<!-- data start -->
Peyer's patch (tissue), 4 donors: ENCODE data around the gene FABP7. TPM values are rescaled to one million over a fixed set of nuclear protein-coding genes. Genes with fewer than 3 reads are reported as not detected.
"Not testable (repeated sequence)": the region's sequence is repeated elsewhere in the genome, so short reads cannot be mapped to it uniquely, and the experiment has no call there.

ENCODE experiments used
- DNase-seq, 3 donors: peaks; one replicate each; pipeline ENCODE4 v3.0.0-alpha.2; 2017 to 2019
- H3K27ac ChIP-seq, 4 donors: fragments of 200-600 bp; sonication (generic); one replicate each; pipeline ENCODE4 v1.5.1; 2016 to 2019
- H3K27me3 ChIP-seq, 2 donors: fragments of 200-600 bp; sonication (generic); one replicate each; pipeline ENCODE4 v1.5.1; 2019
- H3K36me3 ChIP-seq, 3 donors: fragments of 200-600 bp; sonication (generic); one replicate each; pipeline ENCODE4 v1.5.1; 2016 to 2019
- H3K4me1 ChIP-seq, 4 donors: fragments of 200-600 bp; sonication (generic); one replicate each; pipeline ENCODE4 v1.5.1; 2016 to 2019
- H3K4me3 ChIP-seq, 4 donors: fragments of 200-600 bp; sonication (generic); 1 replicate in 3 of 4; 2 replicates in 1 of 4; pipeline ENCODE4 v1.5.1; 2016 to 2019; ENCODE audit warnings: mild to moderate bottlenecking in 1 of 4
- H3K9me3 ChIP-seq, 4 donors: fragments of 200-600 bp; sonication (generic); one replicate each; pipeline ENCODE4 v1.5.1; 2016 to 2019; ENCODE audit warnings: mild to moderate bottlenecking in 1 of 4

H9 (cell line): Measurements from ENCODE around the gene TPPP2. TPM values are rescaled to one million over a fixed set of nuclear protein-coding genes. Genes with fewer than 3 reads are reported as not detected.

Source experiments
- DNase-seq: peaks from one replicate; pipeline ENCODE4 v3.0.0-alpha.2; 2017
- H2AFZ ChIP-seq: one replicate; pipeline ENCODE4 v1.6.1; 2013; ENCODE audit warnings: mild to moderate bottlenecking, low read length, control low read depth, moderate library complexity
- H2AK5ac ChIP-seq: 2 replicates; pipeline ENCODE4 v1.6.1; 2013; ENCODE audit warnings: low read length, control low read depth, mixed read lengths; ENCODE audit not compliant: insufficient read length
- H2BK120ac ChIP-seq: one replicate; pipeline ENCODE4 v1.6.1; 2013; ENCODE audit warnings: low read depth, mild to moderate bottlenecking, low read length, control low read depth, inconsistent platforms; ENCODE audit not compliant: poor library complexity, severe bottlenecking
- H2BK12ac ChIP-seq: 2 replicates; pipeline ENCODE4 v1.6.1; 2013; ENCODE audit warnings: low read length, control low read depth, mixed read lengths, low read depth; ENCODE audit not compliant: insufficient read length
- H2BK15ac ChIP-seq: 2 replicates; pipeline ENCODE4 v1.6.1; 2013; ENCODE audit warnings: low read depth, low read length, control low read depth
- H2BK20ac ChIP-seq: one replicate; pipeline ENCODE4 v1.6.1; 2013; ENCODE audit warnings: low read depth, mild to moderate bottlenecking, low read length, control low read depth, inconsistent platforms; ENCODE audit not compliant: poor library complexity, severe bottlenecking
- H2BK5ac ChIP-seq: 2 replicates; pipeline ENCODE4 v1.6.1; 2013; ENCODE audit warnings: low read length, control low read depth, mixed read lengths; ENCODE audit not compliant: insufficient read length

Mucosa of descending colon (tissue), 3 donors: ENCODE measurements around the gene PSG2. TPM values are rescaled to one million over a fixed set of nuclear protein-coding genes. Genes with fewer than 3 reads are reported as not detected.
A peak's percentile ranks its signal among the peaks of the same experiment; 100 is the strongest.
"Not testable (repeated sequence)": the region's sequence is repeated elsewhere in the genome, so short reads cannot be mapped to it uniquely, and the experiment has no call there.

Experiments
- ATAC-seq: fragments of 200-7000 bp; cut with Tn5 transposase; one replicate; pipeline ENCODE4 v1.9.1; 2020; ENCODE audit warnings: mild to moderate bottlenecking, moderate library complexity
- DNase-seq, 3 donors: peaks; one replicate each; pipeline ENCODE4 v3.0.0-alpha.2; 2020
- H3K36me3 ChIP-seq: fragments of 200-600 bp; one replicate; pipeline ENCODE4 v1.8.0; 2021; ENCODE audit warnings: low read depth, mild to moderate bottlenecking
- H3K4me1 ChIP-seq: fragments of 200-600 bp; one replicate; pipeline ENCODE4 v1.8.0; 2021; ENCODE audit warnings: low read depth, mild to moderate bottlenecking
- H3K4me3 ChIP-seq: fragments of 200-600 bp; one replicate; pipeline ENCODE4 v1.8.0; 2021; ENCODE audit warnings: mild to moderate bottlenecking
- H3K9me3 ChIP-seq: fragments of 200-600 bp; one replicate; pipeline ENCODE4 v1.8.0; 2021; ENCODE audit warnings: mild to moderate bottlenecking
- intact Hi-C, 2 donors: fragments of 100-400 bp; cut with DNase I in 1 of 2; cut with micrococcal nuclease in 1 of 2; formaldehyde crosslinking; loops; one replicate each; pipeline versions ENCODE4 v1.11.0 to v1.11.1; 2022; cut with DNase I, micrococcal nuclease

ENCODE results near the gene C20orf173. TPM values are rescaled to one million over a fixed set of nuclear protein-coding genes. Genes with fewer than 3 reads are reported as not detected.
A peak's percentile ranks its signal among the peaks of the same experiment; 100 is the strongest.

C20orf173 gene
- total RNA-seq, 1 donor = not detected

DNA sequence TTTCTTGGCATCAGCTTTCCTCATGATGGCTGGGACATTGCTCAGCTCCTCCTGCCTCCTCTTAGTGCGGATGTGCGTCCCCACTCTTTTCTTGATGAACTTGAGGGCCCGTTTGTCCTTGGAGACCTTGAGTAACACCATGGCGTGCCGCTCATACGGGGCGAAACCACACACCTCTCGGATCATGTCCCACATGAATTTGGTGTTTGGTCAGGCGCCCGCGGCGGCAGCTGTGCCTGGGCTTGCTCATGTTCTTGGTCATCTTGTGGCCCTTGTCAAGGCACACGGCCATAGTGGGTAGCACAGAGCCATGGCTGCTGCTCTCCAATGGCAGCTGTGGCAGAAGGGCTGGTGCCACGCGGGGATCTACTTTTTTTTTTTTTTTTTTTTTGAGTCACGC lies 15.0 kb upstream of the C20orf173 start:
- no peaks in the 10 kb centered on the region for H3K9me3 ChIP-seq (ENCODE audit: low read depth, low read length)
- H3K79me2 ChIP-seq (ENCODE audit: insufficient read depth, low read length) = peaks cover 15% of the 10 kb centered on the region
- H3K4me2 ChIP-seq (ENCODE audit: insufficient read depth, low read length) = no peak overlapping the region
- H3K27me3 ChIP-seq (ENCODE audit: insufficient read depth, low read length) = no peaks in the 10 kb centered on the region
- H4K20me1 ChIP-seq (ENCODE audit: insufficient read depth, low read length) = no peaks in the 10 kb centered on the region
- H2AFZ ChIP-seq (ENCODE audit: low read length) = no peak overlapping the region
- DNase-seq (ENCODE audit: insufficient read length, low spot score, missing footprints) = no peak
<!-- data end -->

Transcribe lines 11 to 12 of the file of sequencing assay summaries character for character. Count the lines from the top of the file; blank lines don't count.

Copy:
H9 (cell line): Measurements from ENCODE around the gene TPPP2. TPM values are rescaled to one million over a fixed set of nuclear protein-coding genes. Genes with fewer than 3 reads are reported as not detected.

Source experiments